An­glo’s Cu­ti­fani in­tent on cost-cut­ting spree

Finweek English Edition - - IN THE NEWS - BY DAVID MCKAY

One of the first steps taken by Mark Cu­ti­fani on join­ing An­glo Amer­i­can as its CEO in 2012 was to sell the group’s fancy $64m cor­po­rate jet – a trade­mark Cu­ti­fani move, as it fo­cused at­ten­tion to the kind of strat­egy he wanted to run at the com­pany.

Two years down the line, and with An­glo’s share price still un­der­per­form­ing its peers BHP Bil­li­ton, Rio Tinto and Glen­core, Cu­ti­fani has em­barked on a new wave of cost-cut­ting with the group’s of­fices, de­scribed by UK news­pa­per The Sun­day Times as “sump­tu­ous”, ear­marked for ra­tio­nal­i­sa­tion.

Ac­tu­ally, what’s in­tended ac­cord­ing to the pa­per is for An­glo to pre­ma­turely end the lease on its St James premises – 20 Carl­ton House Ter­race – a prop­erty near Buck­ing­ham Palace de­signed by Re­gency ar­chi­tect John Nash. The lease for the of­fices runs un­til 2020.

There is no planned re­turn of An­glo’s head of­fice to South Africa, how­ever – a de­vel­op­ment that would no doubt de­light gov­ern­ment, which has been crit­i­cal of its want­away firms (An­glo was founded in SA with UK and US money 98 years ago). This is notwith­stand­ing the fact that Cu­ti­fani has had him­self elected to the chair­man­ship of An­glo Amer­i­can South Africa.

“It is clear that An­glo is pur­su­ing all op­tions to cut costs,” said Investec Se­cu­ri­ties, while a source told The Sun­day Times: “The mes­sage is that the civil ser­vice-style days of An­glo are over.”

Re­lo­cat­ing the UK head of­fice is but the tip of the ice­berg for the cost-cut­ting at An­glo.

Should An­glo Amer­i­can divest of its non-core Rusten­burg plat­inum mines, as planned, and dis­pense with many of its Eskom-ded­i­cated coal mines, as stated by Cu­ti­fani, the group’s SA cor­po­rate costs will also have to be cut back as it will have hun­dreds of peo­ple em­ployed for only about nine mines in the coun­try.

Said Cu­ti­fani in a re­cent in­ter­view with Min­ingmx: “We are re­build­ing our busi­ness and its com­pet­i­tive po­si­tion. Our tough re­al­ity is SA has a very high inf la­tion and so to com­pete we have to con­tinue to re­duce our over­heads and other costs.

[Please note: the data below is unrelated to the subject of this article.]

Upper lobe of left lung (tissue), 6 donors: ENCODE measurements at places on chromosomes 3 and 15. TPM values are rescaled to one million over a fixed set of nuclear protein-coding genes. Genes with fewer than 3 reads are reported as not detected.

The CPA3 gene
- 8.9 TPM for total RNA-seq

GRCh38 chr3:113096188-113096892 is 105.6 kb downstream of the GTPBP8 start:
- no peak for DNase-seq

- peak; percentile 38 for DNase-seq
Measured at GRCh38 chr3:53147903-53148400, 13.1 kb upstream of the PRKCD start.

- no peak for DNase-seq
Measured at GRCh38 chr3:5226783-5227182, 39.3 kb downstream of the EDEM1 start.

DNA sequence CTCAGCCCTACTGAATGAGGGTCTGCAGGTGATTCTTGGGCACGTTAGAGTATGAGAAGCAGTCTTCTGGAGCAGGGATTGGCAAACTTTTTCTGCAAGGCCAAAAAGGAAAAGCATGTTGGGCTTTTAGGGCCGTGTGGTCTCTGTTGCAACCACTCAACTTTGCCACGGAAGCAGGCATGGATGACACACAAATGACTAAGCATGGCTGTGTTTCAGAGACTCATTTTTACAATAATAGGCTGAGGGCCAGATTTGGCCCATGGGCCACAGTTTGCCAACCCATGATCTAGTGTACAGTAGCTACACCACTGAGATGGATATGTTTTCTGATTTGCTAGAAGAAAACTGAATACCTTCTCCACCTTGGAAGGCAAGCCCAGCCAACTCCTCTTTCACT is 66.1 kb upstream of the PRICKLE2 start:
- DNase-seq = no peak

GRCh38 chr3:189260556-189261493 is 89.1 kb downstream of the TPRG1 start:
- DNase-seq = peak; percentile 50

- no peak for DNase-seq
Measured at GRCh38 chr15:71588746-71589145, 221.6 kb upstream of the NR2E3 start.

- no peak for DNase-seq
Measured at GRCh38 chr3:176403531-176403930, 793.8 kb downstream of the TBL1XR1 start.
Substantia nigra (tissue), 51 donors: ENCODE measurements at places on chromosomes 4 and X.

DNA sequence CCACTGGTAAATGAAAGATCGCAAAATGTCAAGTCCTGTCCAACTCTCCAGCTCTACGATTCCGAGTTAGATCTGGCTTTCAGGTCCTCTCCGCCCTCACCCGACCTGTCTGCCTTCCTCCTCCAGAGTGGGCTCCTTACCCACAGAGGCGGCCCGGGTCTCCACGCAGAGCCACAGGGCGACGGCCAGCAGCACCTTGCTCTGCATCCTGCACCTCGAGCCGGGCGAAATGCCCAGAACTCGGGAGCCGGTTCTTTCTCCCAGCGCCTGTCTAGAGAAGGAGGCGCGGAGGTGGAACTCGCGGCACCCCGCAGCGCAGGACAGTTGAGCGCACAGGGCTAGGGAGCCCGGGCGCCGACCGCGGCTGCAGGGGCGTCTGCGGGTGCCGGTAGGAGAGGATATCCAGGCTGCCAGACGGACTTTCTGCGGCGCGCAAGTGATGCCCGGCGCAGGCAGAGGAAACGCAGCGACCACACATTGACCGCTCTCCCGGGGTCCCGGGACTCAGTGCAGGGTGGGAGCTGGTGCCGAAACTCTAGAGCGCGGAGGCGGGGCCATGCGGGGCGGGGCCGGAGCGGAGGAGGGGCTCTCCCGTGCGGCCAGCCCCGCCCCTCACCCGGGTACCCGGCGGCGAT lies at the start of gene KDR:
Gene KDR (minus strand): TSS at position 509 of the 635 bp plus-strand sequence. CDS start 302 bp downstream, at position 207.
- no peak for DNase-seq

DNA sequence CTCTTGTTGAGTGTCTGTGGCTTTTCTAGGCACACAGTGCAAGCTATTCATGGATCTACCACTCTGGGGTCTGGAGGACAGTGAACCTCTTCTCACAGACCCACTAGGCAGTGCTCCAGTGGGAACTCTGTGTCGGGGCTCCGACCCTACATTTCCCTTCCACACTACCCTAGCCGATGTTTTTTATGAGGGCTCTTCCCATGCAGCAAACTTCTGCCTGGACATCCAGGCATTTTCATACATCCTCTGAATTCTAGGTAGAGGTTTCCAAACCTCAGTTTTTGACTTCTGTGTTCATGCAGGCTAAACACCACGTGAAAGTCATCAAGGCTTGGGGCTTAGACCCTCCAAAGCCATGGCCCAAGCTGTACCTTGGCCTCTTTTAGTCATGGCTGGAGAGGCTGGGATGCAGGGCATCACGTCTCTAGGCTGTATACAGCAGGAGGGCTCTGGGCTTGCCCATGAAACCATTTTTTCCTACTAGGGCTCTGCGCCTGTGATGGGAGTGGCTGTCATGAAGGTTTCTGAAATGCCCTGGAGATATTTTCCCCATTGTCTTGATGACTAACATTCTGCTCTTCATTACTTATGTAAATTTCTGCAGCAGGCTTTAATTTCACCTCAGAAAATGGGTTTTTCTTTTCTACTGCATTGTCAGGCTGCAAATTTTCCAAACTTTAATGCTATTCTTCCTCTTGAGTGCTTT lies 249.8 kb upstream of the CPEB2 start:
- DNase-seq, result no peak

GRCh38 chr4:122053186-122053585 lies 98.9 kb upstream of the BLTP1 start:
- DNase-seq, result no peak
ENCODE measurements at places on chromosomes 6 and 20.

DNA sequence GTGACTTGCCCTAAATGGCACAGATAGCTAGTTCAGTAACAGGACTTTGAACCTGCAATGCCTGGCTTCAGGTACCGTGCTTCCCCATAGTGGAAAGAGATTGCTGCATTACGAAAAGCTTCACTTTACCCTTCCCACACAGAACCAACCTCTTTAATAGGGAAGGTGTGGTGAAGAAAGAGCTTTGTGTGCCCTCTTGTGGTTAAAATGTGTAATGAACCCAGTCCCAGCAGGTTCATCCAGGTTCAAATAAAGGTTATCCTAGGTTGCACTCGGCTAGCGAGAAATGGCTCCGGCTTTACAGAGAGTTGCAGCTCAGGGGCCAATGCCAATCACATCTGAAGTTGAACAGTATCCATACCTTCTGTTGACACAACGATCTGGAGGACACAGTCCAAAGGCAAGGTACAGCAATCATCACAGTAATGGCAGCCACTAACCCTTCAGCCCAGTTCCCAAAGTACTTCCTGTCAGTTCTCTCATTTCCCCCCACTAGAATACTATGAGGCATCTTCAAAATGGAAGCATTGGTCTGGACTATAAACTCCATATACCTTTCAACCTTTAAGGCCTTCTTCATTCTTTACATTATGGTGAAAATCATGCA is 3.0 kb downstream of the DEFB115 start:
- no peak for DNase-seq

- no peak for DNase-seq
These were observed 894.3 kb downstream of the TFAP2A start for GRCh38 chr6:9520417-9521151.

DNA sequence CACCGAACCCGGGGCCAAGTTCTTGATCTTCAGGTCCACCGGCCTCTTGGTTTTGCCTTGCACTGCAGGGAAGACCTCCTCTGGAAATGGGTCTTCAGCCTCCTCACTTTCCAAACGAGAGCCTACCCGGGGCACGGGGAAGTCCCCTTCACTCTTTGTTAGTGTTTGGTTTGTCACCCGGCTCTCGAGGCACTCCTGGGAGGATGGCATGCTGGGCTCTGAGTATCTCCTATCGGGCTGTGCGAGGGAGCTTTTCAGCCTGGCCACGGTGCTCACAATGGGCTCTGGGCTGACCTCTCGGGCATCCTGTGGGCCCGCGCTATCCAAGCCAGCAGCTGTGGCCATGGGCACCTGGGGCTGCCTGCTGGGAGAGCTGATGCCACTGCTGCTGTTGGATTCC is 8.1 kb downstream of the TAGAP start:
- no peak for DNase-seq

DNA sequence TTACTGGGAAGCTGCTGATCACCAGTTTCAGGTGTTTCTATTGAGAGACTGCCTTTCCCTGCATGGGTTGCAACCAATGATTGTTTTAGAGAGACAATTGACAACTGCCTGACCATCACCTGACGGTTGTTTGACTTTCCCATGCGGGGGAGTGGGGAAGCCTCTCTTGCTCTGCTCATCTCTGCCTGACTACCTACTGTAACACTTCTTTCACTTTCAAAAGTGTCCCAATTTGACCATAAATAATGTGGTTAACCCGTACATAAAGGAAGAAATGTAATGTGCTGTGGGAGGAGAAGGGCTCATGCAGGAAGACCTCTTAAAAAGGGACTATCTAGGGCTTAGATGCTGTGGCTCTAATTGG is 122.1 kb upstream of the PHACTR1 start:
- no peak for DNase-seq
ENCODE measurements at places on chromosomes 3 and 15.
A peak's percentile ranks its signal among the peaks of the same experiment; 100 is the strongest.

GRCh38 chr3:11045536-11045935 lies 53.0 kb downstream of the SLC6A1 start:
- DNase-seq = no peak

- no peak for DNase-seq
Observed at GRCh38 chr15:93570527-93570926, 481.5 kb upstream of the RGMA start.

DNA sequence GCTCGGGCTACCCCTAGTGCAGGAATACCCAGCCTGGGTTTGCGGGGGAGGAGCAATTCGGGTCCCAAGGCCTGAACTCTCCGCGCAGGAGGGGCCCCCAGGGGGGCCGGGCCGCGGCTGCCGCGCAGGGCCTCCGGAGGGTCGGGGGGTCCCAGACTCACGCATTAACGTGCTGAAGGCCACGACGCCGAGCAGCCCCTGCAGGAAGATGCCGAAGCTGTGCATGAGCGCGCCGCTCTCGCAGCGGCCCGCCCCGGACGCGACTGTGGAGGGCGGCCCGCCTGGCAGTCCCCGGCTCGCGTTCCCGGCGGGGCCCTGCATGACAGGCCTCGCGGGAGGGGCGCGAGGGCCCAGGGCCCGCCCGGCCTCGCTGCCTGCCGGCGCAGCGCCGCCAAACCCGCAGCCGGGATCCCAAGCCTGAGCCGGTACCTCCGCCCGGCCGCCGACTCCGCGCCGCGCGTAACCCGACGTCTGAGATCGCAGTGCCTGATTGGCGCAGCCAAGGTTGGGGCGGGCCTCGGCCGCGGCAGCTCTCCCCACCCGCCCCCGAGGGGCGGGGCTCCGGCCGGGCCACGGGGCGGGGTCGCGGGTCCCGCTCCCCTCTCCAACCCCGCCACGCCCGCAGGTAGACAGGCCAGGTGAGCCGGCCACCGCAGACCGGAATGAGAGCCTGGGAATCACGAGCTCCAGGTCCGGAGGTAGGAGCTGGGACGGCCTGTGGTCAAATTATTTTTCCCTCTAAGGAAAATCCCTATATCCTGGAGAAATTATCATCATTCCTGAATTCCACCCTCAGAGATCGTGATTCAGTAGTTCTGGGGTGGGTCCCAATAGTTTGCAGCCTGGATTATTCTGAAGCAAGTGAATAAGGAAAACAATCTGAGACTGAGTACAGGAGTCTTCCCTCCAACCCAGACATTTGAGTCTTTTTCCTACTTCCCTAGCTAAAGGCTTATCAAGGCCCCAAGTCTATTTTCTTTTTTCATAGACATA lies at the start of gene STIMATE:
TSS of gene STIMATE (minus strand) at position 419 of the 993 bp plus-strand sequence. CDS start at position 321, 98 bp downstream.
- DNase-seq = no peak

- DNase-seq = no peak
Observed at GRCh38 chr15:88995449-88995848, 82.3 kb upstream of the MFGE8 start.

“Yes, as we do re­shape the port­fo­lio, there will be im­pli­ca­tions for the sup­port struc­tures re­quired to sup­port those min­ing oper­a­tions, so an el­e­ment of ‘right-siz­ing’ will be re­quired,” he said. “Of course, any changes to the shape of the or­gan­i­sa­tion will be un­der­taken in full con­sul­ta­tion with all rel­e­vant stake­hold­ers.”

The abil­ity of Cu­ti­fani to take costs out of the sys­tem at An­glo is be­com­ing more cru­cial than ever be­cause net debt is chal­leng­ingly high at $13bn. The sale of the group’s 50% stake in in­dus­trial firm La­farge Tar­mac is in­tended to take some pres­sure off the debt pile, but it looks in­creas­ingly likely that it won’t be able to divest of 100% of its Rusten­burg mines and that a list­ing for the mines is be­ing pre­pared.

But a list­ing is some­what prob­lem­atic be­cause An­glo will have to re­tain a stake in the com­pany, ex­pos­ing it­self to po­ten­tial short-term losses, while it ’s also pos­si­ble gov­ern­ment could re­quest the en­tity be debt-free as it did when An­gloGold Ashanti at­tempted to de­merge lo­cal mines into a sep­a­rate com­pany. “This would re­quire Am­plats re­tain­ing sig­nif icant debt, another head­wind for the stock,” said Gold­man Sachs in a re­port.

Cu­ti­fani said: “We’re still in our dual track process of eval­u­at­ing the best way for­ward for Rusten­burg and Union. There’s a lot of work we have put in to re­struc­ture these mines into a sus­tain­able stand­alone busi­ness − prof­itable and cash­gen­er­a­tive.

“We’ve re­ceived ex­pres­sions of in­ter­est and as I said ear­lier we’re only in­ter­ested in selling for value. We are still eval­u­at­ing which route to take and will make an an­nounce­ment by mid-year.”


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